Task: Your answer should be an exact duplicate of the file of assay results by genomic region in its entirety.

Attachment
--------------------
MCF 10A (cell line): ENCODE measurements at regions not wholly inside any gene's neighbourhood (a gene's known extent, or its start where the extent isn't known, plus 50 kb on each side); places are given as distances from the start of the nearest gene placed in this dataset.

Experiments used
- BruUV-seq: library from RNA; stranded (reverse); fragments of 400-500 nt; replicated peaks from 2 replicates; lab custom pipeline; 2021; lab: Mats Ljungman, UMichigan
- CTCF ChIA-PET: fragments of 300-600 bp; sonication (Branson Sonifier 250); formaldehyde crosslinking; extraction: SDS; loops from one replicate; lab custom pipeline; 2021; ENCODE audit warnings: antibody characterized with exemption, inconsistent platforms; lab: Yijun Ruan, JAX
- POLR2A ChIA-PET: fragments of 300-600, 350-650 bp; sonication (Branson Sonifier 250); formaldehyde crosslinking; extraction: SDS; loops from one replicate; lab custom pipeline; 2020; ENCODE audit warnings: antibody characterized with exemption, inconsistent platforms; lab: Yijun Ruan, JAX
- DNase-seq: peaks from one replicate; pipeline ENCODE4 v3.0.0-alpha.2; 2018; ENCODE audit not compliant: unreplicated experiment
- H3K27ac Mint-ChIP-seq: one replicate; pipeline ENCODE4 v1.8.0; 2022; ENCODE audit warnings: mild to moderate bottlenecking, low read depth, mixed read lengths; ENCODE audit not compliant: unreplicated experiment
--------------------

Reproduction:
MCF 10A (cell line): ENCODE measurements at regions not wholly inside any gene's neighbourhood (a gene's known extent, or its start where the extent isn't known, plus 50 kb on each side); places are given as distances from the start of the nearest gene placed in this dataset.

Experiments used
- BruUV-seq: library from RNA; stranded (reverse); fragments of 400-500 nt; replicated peaks from 2 replicates; lab custom pipeline; 2021; lab: Mats Ljungman, UMichigan
- CTCF ChIA-PET: fragments of 300-600 bp; sonication (Branson Sonifier 250); formaldehyde crosslinking; extraction: SDS; loops from one replicate; lab custom pipeline; 2021; ENCODE audit warnings: antibody characterized with exemption, inconsistent platforms; lab: Yijun Ruan, JAX
- POLR2A ChIA-PET: fragments of 300-600, 350-650 bp; sonication (Branson Sonifier 250); formaldehyde crosslinking; extraction: SDS; loops from one replicate; lab custom pipeline; 2020; ENCODE audit warnings: antibody characterized with exemption, inconsistent platforms; lab: Yijun Ruan, JAX
- DNase-seq: peaks from one replicate; pipeline ENCODE4 v3.0.0-alpha.2; 2018; ENCODE audit not compliant: unreplicated experiment
- H3K27ac Mint-ChIP-seq: one replicate; pipeline ENCODE4 v1.8.0; 2022; ENCODE audit warnings: mild to moderate bottlenecking, low read depth, mixed read lengths; ENCODE audit not compliant: unreplicated experiment